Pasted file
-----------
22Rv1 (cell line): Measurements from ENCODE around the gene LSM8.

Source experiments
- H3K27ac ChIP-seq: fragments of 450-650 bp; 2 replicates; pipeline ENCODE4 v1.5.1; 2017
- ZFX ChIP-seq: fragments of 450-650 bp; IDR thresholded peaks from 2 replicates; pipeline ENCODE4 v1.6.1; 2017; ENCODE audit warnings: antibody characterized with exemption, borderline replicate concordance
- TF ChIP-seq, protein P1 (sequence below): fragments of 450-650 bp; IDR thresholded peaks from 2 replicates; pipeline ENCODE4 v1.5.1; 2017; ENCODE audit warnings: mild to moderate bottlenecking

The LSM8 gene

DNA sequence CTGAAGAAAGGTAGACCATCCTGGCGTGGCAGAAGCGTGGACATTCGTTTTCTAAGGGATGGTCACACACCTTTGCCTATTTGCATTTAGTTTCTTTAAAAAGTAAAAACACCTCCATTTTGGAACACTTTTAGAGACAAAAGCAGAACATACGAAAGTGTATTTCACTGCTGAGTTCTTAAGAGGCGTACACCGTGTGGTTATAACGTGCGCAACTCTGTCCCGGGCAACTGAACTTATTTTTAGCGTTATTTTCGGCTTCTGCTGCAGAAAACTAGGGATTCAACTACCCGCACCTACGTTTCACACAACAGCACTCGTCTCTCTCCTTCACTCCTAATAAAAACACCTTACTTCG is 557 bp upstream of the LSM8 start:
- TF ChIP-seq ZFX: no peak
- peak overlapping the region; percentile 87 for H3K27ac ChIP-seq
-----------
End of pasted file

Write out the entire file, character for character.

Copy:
22Rv1 (cell line): Measurements from ENCODE around the gene LSM8.

Source experiments
- H3K27ac ChIP-seq: fragments of 450-650 bp; 2 replicates; pipeline ENCODE4 v1.5.1; 2017
- ZFX ChIP-seq: fragments of 450-650 bp; IDR thresholded peaks from 2 replicates; pipeline ENCODE4 v1.6.1; 2017; ENCODE audit warnings: antibody characterized with exemption, borderline replicate concordance
- TF ChIP-seq, protein P1 (sequence below): fragments of 450-650 bp; IDR thresholded peaks from 2 replicates; pipeline ENCODE4 v1.5.1; 2017; ENCODE audit warnings: mild to moderate bottlenecking

The LSM8 gene

DNA sequence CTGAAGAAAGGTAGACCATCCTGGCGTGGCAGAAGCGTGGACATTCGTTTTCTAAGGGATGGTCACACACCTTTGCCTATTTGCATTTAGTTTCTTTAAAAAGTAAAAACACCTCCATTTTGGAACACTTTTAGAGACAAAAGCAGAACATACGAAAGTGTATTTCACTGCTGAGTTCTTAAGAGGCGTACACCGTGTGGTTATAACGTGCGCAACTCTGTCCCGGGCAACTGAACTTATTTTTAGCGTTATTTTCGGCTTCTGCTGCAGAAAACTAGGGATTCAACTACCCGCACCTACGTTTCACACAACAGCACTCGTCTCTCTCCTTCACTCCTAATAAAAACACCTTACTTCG is 557 bp upstream of the LSM8 start:
- TF ChIP-seq ZFX: no peak
- peak overlapping the region; percentile 87 for H3K27ac ChIP-seq